Deming speedway opening day 2011.
Photos and comment by Photographer, Dominic Urbano.
My neighbor Ed has a sprint car. A mini-sprint car to be more precise. On Friday nights he joins other race car drivers, pit crews, families, and fans, at the Deming Speedway to reaffirm what is right in America. It may not be the stated mission of the speedway, the racers, or the fans, but that is most certainly what is happening there. I am sure of it.
Bumper to bumper open wheel racing around a 1/6th mile clay track with a 1200cc engine screaming loudly as it sucks down methanol, might not seem to immediately equate to ‘what is right in America’, but when I left the Deming track with my ears ringing from three hours of shrieking race motors, it was with a smile and a feeling that tucked on the other side of the tracks in little Deming WA is a piece of America that is getting harder and harder to find. In a country that was built on a simple, but increasingly scarce, principle of ‘can do’… the Deming speedway is oozing with it. Here, inside the small clay track race oval ‘can do’ is so readily evident that trying to quantify it would be like trying to describe a forest by illustrating just a few trees. ‘Can do’ is simply the cultural norm there. Technology, horsepower, innovation, risk, problem solving, wisdom, youth, family, friends… it is all there.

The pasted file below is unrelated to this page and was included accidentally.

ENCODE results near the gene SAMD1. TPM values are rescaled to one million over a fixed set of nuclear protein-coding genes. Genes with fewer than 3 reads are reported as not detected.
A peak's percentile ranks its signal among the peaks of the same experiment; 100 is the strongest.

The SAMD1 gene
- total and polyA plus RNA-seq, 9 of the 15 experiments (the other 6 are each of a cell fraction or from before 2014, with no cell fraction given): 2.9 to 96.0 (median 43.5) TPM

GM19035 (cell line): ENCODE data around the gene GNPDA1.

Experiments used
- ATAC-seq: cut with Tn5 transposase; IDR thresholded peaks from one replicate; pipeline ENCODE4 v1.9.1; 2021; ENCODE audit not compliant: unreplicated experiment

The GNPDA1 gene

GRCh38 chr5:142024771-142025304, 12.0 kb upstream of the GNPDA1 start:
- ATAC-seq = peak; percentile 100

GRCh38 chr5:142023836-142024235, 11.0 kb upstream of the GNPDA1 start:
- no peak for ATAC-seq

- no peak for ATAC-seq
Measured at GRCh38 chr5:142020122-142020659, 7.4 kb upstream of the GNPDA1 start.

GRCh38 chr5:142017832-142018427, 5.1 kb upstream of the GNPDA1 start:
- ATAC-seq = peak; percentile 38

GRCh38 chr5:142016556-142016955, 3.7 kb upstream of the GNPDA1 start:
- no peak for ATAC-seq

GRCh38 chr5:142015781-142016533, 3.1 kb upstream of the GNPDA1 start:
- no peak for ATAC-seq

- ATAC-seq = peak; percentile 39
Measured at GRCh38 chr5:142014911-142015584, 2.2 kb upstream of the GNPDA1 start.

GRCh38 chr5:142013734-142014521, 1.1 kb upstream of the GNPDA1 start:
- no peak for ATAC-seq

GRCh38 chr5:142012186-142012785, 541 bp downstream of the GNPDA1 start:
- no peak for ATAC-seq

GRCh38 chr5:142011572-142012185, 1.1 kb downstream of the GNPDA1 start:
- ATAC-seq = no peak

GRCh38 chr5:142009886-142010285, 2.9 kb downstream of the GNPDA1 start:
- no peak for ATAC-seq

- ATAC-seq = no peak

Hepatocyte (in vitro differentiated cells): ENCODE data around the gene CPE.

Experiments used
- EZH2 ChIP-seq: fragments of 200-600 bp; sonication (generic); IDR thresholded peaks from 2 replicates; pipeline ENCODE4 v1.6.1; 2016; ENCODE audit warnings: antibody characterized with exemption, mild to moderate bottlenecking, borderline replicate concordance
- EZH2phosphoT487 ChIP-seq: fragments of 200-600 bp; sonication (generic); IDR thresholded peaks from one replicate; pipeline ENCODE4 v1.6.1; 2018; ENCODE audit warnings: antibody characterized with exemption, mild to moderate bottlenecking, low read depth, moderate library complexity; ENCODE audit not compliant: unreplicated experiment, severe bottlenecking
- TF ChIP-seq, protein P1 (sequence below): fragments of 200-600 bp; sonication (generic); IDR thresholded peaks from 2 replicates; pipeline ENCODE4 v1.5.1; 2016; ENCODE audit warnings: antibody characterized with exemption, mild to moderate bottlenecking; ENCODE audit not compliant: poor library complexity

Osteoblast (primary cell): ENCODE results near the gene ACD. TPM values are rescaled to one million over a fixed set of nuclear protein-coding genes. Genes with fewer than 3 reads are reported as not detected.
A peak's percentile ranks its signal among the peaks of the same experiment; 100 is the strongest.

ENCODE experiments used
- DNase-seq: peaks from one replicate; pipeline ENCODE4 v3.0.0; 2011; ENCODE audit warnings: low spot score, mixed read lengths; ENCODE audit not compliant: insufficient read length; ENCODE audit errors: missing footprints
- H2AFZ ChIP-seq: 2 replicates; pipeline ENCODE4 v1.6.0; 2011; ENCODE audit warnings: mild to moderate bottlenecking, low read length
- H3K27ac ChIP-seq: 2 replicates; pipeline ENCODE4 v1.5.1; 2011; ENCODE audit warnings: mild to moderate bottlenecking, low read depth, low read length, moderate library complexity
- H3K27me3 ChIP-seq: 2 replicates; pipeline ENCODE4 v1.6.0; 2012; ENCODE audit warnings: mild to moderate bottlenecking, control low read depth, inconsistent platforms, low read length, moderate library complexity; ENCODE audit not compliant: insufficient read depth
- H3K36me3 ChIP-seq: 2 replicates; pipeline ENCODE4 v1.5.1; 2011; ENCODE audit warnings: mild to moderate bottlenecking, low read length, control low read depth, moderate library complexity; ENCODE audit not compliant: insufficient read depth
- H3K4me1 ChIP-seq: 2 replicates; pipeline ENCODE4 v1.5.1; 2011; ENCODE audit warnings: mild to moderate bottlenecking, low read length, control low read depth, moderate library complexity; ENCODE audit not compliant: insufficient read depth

The drivers of these cars range from young kids to retirees. The pit crews are small and made up of primarily family and friends. Problem solving seems to be the order of the day as a myriad of factors ranging from track moisture to tire pressure are considered and then acted upon. Young teen drivers, some of whom are years away from even being allowed to hold a part time job, become partners in discussions of car setups, mechanical tweaks, and racing strategy. It is obviously a high-risk game that these people play and the seriousness of what goes on out on the track does not seem to be lost on anyone. There are not that many venues left in America where the values that have come to define our culture and that we have all learned to recite as ‘true’ are actually still in practice. I find it refreshing to have found a place where the pursuit of excellence is alive and well. The great American way is not dead… it is there at the races in Deming… smiling and all covered in mud.